Complex molecular systems play a key role in many areas of physics and chemistry. They serve a multitude of purposes in various applications such as homogeneous inorganic and bioinorganic catalysts or modern materials. Understanding the physical and chemical properties is the first step on the way to new and improved catalysts and materials.
The focus of our research group lies in the development and application of novel quantum methods to investigate complex molecular systems on the level of quantum theory. Our methods are mostly based on the “Density Matrix Renormalization Group” which has found its way into the field of quantum chemistry in the last decade. It allows for accurate “first principles” calculations on large molecules that are out of reach for comparable standard quantum chemical methods. The focus of our applied studies are the unique electronic properties of polynuclear transition metal clusters and excited states of large organic compounds.
The research group is affiliated to the Max-Planck Institut für Kohlenforschung in Muelheim an der Ruhr and is located at the Ruhr-University Bochum. It is funded by the Max Planck society in the framework of the “Otto-Hahn Award” program.
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The theory development in our research group will be centered around the “Density Matrix Renormalization Group” which was introduced to quantum chemistry in the early 2000's. Our contributions to the field are mostly concerned with a) the inclusion of dynamic electron correlation to molecular DMRG calculations and b) molecular DMRG calculations beyond the Born-Oppenheimer approximation.
a) Molecular DMRG calculations as they are now performed regularly can be regarded as an approximation of complete active space configuration interaction (CAS-CI) or complete active space self-consistent field (CAS-SCF) calculations. These calculations cover static correlation effects but neglect most of the dynamic electron correlation. Inclusion of the missing dynamic electron correlation using perturbation theory is a current field of work in our research group where we collaborate with the group of Prof. Garnet Chan at Princeton University.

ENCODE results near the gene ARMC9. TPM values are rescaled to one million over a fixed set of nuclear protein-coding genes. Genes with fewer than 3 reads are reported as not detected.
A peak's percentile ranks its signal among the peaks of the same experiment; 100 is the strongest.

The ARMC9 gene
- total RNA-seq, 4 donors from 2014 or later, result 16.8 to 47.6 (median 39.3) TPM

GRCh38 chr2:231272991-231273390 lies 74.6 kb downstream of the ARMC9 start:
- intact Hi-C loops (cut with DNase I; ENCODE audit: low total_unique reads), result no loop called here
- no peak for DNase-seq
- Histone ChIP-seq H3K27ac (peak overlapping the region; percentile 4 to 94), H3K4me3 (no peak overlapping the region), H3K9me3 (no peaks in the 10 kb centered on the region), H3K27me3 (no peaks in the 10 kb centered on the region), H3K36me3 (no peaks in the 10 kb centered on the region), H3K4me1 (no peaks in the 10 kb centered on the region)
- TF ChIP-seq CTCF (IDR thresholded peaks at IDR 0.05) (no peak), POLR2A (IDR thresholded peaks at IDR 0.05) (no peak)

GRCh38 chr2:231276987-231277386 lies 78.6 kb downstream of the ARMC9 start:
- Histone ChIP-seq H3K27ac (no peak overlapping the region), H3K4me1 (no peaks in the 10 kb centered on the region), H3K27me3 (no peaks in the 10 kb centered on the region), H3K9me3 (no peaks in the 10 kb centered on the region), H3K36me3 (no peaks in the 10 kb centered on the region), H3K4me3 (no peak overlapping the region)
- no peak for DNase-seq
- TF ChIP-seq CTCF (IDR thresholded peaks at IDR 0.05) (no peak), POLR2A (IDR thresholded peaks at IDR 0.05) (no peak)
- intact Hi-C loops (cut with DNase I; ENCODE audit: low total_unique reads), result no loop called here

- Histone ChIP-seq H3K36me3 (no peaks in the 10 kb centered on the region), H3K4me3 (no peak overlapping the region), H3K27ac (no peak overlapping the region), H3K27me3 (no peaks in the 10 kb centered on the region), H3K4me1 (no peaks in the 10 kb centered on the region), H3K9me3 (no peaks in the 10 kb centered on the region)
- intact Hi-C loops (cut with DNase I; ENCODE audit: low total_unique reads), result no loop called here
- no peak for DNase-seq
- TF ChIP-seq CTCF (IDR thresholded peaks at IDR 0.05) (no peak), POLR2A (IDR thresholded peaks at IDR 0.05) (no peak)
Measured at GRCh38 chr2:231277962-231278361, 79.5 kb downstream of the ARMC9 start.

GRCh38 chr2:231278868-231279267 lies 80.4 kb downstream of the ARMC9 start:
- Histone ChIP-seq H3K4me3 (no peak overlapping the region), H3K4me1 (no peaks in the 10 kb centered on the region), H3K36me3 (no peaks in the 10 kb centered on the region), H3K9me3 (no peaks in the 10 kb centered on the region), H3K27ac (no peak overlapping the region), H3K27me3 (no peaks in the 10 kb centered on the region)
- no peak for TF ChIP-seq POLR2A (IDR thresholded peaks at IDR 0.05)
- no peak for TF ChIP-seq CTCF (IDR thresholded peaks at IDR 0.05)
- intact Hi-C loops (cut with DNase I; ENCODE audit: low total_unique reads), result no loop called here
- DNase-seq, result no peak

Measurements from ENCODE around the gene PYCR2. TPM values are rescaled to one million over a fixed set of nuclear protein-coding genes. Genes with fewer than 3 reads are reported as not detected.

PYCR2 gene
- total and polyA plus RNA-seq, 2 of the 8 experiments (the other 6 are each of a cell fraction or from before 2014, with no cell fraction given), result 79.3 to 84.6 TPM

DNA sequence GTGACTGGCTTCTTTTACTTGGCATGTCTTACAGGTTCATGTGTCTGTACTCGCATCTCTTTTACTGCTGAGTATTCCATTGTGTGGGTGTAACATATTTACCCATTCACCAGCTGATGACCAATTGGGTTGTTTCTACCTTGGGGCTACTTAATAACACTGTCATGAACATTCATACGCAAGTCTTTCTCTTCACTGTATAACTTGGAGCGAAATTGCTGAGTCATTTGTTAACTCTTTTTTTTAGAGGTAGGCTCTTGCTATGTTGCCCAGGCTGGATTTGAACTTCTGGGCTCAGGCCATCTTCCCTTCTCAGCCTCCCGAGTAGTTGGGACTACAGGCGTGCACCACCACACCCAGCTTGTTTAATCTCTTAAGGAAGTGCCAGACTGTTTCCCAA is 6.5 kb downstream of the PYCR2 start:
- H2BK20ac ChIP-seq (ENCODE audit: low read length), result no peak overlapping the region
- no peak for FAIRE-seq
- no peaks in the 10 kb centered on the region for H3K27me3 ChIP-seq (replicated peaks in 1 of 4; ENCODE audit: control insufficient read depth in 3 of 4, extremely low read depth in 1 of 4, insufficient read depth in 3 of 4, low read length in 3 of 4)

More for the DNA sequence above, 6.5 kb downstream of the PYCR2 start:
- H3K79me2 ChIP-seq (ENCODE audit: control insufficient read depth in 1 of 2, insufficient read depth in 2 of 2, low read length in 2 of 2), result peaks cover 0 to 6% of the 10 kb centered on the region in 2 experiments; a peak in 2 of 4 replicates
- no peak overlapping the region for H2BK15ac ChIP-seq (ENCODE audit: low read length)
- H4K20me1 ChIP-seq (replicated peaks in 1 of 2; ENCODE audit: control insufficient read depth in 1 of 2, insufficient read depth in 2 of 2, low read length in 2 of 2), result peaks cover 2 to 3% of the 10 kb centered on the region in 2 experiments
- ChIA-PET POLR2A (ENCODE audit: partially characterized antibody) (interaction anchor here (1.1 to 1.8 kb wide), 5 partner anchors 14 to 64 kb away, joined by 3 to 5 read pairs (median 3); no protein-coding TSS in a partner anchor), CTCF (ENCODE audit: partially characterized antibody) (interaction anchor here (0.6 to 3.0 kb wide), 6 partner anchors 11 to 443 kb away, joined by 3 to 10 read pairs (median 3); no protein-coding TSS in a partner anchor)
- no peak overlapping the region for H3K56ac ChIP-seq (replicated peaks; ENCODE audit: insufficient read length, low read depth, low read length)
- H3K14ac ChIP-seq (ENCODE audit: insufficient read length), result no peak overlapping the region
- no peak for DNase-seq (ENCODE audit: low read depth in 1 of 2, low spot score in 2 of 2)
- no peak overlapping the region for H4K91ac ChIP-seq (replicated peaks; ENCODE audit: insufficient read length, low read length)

b) When two or more adiabatic potential energy surfaces cross in the course of a chemical reaction during relaxation processes the system can change its quantum state. As a result of the switch between potential energy surfaces, the system's electronic properties can change dramatically. The dynamics of this process are governed by the strength of non-adiabatic and/or spin-orbit coupling effects. We develop methods to evaluate non-adiabatic and spin-orbit coupling effects in the framework of molecular DMRG theory.
Many inorganic and bioinorganic polynuclear transition metal clusters comprise extraordinary physical and chemical properties. For example, some of these compounds are able to catalyze chemical reactions that would otherwise be inaccessible or energetically unfavorable. The activation of N2 or the splitting of water into hydrogen and oxygen are prominent examples. It is believed that one of the key factors that lead to the unique reactivity of many polynuclear transition metal clusters is the abundance of low-lying electronic states. The ability of many transition metals to easily change their oxidation state allows for relocation of charge in a system with more than one metal center at relatively low energy cost. Furthermore, the number of low-lying states is greatly increased by the different possibilities to couple the local spins at the metal centers to a total spin. Our goal is to investigate the role of these low-lying excited states on the physical properties and the reactivity of polynuclear transition metal clusters.
Electronically excited states play an important role in many areas of chemistry, e.g. photochemistry. However, the quantum chemical description of electronically excited states is complicated and computationally demanding as the system size grows. Our advanced molecular DMRG methodology is well suited for the challenges that arise from the calculation of electronically excited states of medium sized (~50-100 atoms) organic compounds. It provides the required complexity of the excited wavefunction and is efficiently programmed. Our current interest is to investigate the excited states of medium-sized acenes which are applied in optical electronic devices.
Dr. Roemelt, Michael